I followed up by asking Curtly to evaluate the WI skippers he’d played with:

DO: “You played under a number of different captains for the WI: Viv Richards, Richie Richardson, Courtney Walsh, Brian Lara and Jimmy Adams. What were their strengths and weaknesses?”

CA: “They were all different. But with all of them I pretty much got what I wanted! But Lara was the most experimental and adventurous.”

DO: “You said last week that basketball is your first love. Would you forego your great Test career and place in West Indian history for an equally successful career in the NBA?”

CA: “Good question. Let me say first of all that to represent your country is an honour and a privilege. But you’re right, basketball is my big love and yes I would trade the two if I could. I would have loved to have made the grade.”

Andrew’s final question of the night was to Curtly. He asked him what was the biggest disappointment of his career?

CA: “My biggest disappointment? Certainly, not winning the World Cup. I achieved everything else in my career, but not that.”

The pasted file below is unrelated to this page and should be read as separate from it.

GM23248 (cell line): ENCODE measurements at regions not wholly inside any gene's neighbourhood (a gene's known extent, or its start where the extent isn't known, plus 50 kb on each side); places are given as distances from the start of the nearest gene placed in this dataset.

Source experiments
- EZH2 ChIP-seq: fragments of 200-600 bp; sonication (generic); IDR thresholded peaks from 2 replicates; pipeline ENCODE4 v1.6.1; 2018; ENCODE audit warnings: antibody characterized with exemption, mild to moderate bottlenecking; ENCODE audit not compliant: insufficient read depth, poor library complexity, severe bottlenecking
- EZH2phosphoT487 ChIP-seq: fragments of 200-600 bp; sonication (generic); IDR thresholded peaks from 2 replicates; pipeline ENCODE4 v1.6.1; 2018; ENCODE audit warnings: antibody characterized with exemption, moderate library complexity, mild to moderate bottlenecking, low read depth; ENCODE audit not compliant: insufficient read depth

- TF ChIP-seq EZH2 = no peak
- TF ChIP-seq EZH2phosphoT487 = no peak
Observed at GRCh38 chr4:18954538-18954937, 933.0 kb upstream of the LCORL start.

AM: “Well thank you very much, Curtly. We’ve got two cheques in the post for you now! This has been Mason & Guests, and it’s goodnight from me your host, Andrew Mason. Here’s hoping for a brighter tomorrow!”

The Mason & Guests show is broadcast live on Tuesday’s from 6.15-8pm ECT (10.15-midnight GMT)  on Voice of Barbados 92.9fm and can be heard via numerous internet tune-in services.

David Oram


One thought on “A Second Innings with Curtly


    Very, very good.  A most enjoyable read.  I’d be interested to know who ‘another fine judge’ is!!!!